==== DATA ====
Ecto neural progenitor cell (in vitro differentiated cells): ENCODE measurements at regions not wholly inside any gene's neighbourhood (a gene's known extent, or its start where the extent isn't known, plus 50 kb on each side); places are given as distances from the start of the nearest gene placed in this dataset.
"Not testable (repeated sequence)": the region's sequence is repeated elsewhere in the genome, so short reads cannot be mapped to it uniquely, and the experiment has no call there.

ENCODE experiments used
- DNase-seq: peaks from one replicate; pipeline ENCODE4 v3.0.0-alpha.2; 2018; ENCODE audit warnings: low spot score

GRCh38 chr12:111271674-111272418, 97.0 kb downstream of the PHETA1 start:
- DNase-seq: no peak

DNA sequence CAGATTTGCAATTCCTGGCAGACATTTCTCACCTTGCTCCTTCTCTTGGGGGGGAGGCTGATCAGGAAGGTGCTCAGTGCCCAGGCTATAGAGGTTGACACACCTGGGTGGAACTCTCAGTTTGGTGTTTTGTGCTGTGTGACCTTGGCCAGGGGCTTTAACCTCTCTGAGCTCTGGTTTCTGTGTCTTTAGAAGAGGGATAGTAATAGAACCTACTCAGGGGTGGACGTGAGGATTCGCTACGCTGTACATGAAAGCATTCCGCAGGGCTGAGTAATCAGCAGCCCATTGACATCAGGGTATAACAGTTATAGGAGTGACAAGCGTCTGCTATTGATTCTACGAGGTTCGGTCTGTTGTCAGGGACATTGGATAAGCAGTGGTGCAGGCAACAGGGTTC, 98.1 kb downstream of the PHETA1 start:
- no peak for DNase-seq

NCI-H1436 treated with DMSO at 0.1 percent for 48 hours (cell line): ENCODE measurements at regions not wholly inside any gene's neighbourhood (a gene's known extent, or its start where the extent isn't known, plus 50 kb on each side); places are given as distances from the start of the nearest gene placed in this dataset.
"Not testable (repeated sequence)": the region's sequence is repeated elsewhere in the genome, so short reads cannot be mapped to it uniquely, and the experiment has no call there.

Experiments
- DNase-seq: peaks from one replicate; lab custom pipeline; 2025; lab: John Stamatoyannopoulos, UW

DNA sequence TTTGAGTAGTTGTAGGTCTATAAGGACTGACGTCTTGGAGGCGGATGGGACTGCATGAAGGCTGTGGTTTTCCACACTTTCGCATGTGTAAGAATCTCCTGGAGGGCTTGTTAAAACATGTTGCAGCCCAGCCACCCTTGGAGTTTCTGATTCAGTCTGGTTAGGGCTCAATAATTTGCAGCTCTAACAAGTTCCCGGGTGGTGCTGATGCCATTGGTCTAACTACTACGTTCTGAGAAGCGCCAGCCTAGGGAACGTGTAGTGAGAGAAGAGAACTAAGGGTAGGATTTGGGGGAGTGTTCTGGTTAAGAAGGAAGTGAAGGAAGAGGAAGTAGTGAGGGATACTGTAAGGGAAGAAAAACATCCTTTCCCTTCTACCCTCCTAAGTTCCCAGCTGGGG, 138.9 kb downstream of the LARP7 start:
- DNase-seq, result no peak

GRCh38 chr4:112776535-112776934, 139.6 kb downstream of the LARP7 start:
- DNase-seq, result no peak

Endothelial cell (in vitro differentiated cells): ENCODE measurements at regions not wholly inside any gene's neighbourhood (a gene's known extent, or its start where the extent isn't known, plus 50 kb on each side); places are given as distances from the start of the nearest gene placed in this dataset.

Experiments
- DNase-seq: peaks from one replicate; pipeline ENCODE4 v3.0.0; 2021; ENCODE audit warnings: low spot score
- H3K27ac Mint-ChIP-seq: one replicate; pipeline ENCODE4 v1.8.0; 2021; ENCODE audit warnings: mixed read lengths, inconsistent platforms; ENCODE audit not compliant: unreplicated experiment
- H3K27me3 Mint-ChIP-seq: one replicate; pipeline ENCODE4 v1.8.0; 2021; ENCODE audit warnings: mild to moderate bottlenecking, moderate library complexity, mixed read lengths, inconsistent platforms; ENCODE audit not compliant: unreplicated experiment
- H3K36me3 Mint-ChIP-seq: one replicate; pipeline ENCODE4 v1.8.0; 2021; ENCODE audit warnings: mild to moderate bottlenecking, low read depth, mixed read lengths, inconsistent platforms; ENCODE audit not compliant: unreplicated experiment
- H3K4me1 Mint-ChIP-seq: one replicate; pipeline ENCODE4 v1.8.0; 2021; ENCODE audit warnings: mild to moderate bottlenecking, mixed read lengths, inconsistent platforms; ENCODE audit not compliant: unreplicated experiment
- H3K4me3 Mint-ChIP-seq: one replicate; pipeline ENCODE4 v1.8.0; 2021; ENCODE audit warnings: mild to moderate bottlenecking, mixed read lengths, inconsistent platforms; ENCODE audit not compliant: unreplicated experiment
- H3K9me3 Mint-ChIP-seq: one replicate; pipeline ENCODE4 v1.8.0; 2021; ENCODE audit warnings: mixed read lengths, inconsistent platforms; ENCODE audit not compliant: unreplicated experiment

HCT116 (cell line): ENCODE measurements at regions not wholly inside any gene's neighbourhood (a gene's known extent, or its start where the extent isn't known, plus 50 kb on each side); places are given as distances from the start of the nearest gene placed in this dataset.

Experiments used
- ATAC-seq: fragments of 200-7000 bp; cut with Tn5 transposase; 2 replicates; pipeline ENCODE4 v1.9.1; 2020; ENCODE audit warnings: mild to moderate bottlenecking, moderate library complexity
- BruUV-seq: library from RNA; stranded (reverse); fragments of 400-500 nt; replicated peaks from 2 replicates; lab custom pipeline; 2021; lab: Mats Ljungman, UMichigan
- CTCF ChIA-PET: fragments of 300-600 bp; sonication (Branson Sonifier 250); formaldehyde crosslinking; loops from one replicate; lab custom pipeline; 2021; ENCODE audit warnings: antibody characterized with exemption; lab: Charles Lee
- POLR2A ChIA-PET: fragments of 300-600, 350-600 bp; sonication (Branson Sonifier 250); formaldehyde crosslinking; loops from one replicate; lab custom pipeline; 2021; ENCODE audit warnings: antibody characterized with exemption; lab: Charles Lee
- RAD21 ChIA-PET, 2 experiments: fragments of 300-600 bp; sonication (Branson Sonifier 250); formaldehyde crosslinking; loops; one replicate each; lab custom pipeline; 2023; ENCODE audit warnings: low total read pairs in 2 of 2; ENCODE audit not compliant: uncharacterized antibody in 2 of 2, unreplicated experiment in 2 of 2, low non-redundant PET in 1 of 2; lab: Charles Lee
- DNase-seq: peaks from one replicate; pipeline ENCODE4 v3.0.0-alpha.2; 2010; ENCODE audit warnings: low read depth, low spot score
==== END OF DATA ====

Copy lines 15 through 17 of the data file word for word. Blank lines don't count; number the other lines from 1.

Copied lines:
GRCh38 chr4:112776535-112776934, 139.6 kb downstream of the LARP7 start:
- DNase-seq, result no peak

Endothelial cell (in vitro differentiated cells): ENCODE measurements at regions not wholly inside any gene's neighbourhood (a gene's known extent, or its start where the extent isn't known, plus 50 kb on each side); places are given as distances from the start of the nearest gene placed in this dataset.